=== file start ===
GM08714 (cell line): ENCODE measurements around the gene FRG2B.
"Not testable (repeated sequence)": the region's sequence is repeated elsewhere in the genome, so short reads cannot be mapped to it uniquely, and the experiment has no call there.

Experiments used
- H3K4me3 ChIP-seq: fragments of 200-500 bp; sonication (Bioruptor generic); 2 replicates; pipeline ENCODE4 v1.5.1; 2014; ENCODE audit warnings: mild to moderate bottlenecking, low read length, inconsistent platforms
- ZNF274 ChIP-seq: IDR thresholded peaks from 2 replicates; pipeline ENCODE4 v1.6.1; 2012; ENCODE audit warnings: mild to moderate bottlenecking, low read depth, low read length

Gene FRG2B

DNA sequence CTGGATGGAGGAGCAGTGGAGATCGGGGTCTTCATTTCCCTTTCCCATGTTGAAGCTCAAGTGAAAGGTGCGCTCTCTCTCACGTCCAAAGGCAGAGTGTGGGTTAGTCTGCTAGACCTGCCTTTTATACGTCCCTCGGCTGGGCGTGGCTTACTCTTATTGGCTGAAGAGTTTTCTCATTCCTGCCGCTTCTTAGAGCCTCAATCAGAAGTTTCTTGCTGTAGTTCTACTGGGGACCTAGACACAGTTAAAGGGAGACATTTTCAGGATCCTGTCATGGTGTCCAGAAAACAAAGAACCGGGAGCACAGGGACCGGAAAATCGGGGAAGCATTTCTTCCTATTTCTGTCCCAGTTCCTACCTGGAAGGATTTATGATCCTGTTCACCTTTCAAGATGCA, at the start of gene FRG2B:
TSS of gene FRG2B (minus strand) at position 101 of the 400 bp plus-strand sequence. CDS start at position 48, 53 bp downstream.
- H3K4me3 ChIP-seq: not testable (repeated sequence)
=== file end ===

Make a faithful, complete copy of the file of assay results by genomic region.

GM08714 (cell line): ENCODE measurements around the gene FRG2B.
"Not testable (repeated sequence)": the region's sequence is repeated elsewhere in the genome, so short reads cannot be mapped to it uniquely, and the experiment has no call there.

Experiments used
- H3K4me3 ChIP-seq: fragments of 200-500 bp; sonication (Bioruptor generic); 2 replicates; pipeline ENCODE4 v1.5.1; 2014; ENCODE audit warnings: mild to moderate bottlenecking, low read length, inconsistent platforms
- ZNF274 ChIP-seq: IDR thresholded peaks from 2 replicates; pipeline ENCODE4 v1.6.1; 2012; ENCODE audit warnings: mild to moderate bottlenecking, low read depth, low read length

Gene FRG2B

DNA sequence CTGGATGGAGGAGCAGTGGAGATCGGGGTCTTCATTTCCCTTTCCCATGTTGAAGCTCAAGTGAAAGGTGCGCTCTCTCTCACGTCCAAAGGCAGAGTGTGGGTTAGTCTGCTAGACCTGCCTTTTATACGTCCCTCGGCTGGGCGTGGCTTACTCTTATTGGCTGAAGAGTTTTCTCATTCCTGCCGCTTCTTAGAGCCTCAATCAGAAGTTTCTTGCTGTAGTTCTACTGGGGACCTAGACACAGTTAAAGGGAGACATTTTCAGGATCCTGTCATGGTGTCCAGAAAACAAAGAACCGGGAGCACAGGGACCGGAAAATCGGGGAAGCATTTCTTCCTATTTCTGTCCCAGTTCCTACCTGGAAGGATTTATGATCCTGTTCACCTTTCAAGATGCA, at the start of gene FRG2B:
TSS of gene FRG2B (minus strand) at position 101 of the 400 bp plus-strand sequence. CDS start at position 48, 53 bp downstream.
- H3K4me3 ChIP-seq: not testable (repeated sequence)